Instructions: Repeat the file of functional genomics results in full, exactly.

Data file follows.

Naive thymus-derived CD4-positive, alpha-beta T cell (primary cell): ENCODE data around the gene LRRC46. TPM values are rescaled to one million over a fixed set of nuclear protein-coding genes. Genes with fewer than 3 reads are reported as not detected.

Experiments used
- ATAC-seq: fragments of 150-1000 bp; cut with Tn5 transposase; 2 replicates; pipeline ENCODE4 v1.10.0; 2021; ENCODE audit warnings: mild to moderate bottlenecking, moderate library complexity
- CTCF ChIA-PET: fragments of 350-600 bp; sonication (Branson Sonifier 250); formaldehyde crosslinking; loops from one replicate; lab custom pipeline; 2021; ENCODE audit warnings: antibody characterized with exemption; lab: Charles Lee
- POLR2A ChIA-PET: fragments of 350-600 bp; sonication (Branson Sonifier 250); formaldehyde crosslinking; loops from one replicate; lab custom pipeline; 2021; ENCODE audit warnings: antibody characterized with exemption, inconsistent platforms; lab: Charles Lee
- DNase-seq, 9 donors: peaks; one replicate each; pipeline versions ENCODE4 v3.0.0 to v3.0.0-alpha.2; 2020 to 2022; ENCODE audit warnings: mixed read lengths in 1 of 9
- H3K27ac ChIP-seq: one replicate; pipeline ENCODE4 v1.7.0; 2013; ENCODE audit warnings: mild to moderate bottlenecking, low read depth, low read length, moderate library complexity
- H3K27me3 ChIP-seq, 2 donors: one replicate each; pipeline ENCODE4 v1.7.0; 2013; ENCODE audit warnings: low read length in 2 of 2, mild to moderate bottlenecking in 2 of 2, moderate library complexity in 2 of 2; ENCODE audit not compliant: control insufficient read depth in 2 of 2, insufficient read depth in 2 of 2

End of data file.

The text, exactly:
Naive thymus-derived CD4-positive, alpha-beta T cell (primary cell): ENCODE data around the gene LRRC46. TPM values are rescaled to one million over a fixed set of nuclear protein-coding genes. Genes with fewer than 3 reads are reported as not detected.

Experiments used
- ATAC-seq: fragments of 150-1000 bp; cut with Tn5 transposase; 2 replicates; pipeline ENCODE4 v1.10.0; 2021; ENCODE audit warnings: mild to moderate bottlenecking, moderate library complexity
- CTCF ChIA-PET: fragments of 350-600 bp; sonication (Branson Sonifier 250); formaldehyde crosslinking; loops from one replicate; lab custom pipeline; 2021; ENCODE audit warnings: antibody characterized with exemption; lab: Charles Lee
- POLR2A ChIA-PET: fragments of 350-600 bp; sonication (Branson Sonifier 250); formaldehyde crosslinking; loops from one replicate; lab custom pipeline; 2021; ENCODE audit warnings: antibody characterized with exemption, inconsistent platforms; lab: Charles Lee
- DNase-seq, 9 donors: peaks; one replicate each; pipeline versions ENCODE4 v3.0.0 to v3.0.0-alpha.2; 2020 to 2022; ENCODE audit warnings: mixed read lengths in 1 of 9
- H3K27ac ChIP-seq: one replicate; pipeline ENCODE4 v1.7.0; 2013; ENCODE audit warnings: mild to moderate bottlenecking, low read depth, low read length, moderate library complexity
- H3K27me3 ChIP-seq, 2 donors: one replicate each; pipeline ENCODE4 v1.7.0; 2013; ENCODE audit warnings: low read length in 2 of 2, mild to moderate bottlenecking in 2 of 2, moderate library complexity in 2 of 2; ENCODE audit not compliant: control insufficient read depth in 2 of 2, insufficient read depth in 2 of 2